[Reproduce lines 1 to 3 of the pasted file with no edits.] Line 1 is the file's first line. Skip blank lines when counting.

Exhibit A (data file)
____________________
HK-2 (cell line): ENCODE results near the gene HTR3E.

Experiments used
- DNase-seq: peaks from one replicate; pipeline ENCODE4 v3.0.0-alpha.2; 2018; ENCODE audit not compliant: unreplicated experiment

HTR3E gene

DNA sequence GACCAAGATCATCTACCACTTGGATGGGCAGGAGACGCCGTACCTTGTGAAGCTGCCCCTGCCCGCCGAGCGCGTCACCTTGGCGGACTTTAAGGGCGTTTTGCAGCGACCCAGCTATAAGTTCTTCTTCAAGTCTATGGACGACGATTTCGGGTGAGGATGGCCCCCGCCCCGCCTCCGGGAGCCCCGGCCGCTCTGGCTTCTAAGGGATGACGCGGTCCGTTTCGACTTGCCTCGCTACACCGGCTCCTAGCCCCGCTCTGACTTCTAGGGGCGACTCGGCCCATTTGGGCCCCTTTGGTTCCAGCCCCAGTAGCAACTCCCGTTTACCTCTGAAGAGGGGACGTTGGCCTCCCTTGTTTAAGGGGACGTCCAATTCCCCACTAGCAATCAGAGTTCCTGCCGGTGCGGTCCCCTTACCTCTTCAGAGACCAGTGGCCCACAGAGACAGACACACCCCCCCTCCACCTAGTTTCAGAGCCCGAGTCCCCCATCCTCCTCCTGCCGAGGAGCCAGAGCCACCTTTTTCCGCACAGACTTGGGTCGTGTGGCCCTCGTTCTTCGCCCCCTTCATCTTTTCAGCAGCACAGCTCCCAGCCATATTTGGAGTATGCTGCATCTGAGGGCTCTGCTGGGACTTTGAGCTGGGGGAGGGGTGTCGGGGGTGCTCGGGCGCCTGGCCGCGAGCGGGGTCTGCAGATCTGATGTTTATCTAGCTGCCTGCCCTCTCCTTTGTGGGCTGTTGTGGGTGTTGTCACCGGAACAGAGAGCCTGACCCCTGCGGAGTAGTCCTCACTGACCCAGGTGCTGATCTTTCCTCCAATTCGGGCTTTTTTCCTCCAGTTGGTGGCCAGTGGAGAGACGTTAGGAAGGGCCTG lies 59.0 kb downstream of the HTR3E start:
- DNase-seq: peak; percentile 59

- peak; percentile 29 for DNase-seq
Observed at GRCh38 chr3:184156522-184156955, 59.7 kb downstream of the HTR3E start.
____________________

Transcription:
HK-2 (cell line): ENCODE results near the gene HTR3E.

Experiments used
- DNase-seq: peaks from one replicate; pipeline ENCODE4 v3.0.0-alpha.2; 2018; ENCODE audit not compliant: unreplicated experiment